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State hires consumer group to help it review healthcare rates

The hiring of Consumer Watchdog prompts the health insurance industry to complain that the state has enlisted a longtime nemesis to scrutinize rate hikes.

April 03, 2013|By Chad Terhune, Los Angeles Times
  • Insurance Commissioner Dave Jones, shown in 2011, defended his hiring of Consumer Watchdog. “It’s important to have the consumer perspective, but at the end of the day we make our own determination.”
Insurance Commissioner Dave Jones, shown in 2011, defended his hiring… (Katie Falkenberg, For The…)

California Insurance Commissioner Dave Jones lashed out Tuesday at another double-digit rate hike for thousands of small businesses getting their health insurance from industry giant Anthem Blue Cross.

But this time Jones got some help from a surprising source. He has quietly tapped Consumer Watchdog, his political ally and the state's most outspoken industry critic, to help review health insurance rate increases under a one-year contract worth as much as $88,000.

The insurance industry expressed dismay that the state enlisted its longtime nemesis to help review rate increases, and some experts questioned whether it's necessary to further antagonize insurers at a time when state officials are trying to work closely with the industry to implement a massive healthcare expansion.

Public-policy experts also scoffed at the arrangement.

"Their very aggressive stance against insurance companies raises serious questions about a conflict of interest," said Jessica Levinson, a Loyola Law School professor and expert on government ethics. "You want an independent researcher."

Patrick Johnston, president of the insurance trade group California Assn. of Health Plans, said, "Any review of health plan rates should be conducted by independent, impartial consumer groups that do not have political conflicts of interest and financial motivations."

Consumer Watchdog was hired to supplement the state Insurance Department's own review of rates.

In its first report Tuesday, the Santa Monica group accused Anthem of padding its profits and overcharging small-business customers by about $17 million. Jones echoed that theme at a Sacramento news conference, but he didn't mention Consumer Watchdog's new role.

Jones criticized Anthem Blue Cross for raising rates on about 7,000 small businesses as much as 23% and said the company rejected his request for lower rates. Anthem said its average rate increase of nearly 11% for these 45,000 employees and their dependents was necessary to cover rising medical costs.

Later in an interview, Jones defended using grant money from the federal healthcare law to hire Consumer Watchdog.

"I think it's important to have the consumer perspective, but at the end of the day we make our own determination," Jones said. "This grant funding is a drop in the bucket compared to the hundreds of millions of dollars health insurers and HMOs have on their side. I think ordinary Californians know the deck is stacked against them."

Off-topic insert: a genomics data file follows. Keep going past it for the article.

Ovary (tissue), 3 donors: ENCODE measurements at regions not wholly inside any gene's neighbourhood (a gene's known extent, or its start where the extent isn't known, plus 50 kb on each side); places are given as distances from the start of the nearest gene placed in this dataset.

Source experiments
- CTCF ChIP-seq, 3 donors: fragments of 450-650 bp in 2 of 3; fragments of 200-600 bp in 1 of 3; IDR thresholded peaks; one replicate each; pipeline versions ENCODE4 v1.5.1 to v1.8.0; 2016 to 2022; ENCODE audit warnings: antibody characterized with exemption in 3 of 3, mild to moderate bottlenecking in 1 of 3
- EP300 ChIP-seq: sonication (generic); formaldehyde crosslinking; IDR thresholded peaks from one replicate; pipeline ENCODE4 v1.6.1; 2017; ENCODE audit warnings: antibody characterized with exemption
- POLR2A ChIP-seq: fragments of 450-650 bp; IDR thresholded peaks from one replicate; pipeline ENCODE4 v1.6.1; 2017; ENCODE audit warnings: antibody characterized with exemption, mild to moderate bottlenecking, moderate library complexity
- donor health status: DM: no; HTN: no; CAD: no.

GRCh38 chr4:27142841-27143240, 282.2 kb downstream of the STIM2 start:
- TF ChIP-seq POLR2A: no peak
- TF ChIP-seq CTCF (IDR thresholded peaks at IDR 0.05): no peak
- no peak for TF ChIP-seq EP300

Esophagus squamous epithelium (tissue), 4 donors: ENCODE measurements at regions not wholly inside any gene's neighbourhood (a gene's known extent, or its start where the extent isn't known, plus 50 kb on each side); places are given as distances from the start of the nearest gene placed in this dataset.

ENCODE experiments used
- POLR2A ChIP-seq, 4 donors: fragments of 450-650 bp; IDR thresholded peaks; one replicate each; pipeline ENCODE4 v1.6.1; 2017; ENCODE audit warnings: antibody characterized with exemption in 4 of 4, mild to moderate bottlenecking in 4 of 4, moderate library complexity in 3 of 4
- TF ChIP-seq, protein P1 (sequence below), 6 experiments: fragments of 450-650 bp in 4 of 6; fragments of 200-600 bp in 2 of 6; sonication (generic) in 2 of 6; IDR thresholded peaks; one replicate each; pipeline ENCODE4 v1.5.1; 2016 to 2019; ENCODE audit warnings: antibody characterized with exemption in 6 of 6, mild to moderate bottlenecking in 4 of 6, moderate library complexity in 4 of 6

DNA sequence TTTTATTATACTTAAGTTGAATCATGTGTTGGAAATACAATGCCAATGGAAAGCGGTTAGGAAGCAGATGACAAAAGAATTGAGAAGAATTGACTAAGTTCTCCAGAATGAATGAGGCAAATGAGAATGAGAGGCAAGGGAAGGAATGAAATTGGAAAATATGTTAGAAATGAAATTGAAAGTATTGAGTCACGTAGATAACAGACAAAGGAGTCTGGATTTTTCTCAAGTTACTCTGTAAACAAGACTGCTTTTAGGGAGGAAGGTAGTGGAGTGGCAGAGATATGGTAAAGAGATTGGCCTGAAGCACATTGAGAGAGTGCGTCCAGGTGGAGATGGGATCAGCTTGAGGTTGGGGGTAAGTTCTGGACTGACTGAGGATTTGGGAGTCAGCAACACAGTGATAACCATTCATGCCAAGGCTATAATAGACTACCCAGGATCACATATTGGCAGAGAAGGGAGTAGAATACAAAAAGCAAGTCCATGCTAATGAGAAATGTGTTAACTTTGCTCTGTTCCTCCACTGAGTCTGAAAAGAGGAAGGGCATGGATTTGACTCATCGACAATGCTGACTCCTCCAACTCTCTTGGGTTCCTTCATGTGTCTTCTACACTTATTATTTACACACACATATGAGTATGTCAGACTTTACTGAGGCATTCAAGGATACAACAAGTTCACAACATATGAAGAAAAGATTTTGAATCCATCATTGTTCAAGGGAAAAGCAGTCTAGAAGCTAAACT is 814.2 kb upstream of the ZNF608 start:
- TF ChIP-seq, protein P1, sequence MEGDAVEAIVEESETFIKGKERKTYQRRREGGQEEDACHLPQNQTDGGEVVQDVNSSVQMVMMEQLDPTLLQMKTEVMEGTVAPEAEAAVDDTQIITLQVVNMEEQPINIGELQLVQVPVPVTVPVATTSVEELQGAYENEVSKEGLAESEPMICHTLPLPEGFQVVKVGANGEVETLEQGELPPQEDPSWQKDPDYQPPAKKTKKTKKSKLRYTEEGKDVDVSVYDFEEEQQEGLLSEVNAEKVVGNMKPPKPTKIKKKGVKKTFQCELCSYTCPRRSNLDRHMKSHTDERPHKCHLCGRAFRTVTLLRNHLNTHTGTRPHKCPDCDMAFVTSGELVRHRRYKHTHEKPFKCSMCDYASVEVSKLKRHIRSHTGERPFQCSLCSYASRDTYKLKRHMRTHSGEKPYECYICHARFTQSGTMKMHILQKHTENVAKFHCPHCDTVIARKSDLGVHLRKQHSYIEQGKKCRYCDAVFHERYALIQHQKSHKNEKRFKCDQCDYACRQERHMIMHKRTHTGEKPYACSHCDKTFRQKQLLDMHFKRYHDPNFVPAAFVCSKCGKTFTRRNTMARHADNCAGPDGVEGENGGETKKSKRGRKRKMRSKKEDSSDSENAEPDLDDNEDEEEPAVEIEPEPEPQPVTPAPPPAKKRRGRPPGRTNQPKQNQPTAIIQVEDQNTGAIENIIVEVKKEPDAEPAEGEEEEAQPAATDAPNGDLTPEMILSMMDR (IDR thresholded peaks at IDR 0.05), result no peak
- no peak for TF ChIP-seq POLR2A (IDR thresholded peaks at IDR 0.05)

Jamie Court, president of Consumer Watchdog, said the group's proven track record in challenging insurance company practices made it an ideal choice for the state. Consumer Watchdog says it has saved Californians $2.3 billion since 2003 by successfully disputing rate hikes for property and casualty insurance under Proposition 103, the 1988 ballot measure the group championed.

"We are the foremost expert on health insurance rates," Court said. "This grant allows us to pull back the curtain and show how the wizards at Anthem and other companies are manipulating Oz. We want to prove that rates are too high."

That approach by Consumer Watchdog troubled some observers.

"It's like asking one of the Dodgers to umpire a big game for the San Francisco Giants," said Dan Schnur, director of the Jesse M. Unruh Institute of Politics at USC. "Consumer Watchdog is a very well-respected organization, but the commissioner is clearly going out of his way to predetermine the outcome."

Consumer Watchdog has sparred with health insurers for years, often suing them on behalf of patients who felt they were improperly denied benefits. In the last year, Jones and Consumer Watchdog worked together to put an initiative on the November 2014 ballot that would give the insurance commissioner the authority to deny health insurance rate increases.

Under current law, Jones has only the power of the pulpit. He can publicly declare an increase unreasonable, but he has no power to stop the insurer from imposing it.

"Without reasonable controls on these rate hikes, families will be priced out of the health insurance market," Jones said.

In an effort to change the law, Jones has worked closely with Consumer Watchdog. Last spring, in a much publicized event, Jones joined Consumer Watchdog founder Harvey Rosenfield to drop off boxes of voter signatures at a local elections office to place the measure on the ballot.

The measure seeks to give the Insurance Department the same rate-setting authority over health insurance that it already holds over auto and property coverage. Insurers, medical providers and other business groups oppose the measure on the grounds it would create a costly new bureaucracy and that it doesn't address the underlying reasons for rising premiums.

Meantime, under the current rules, Consumer Watchdog said it plans to review three other rate filings this year. Court said his group will primarily bill for work done by an outside actuary.

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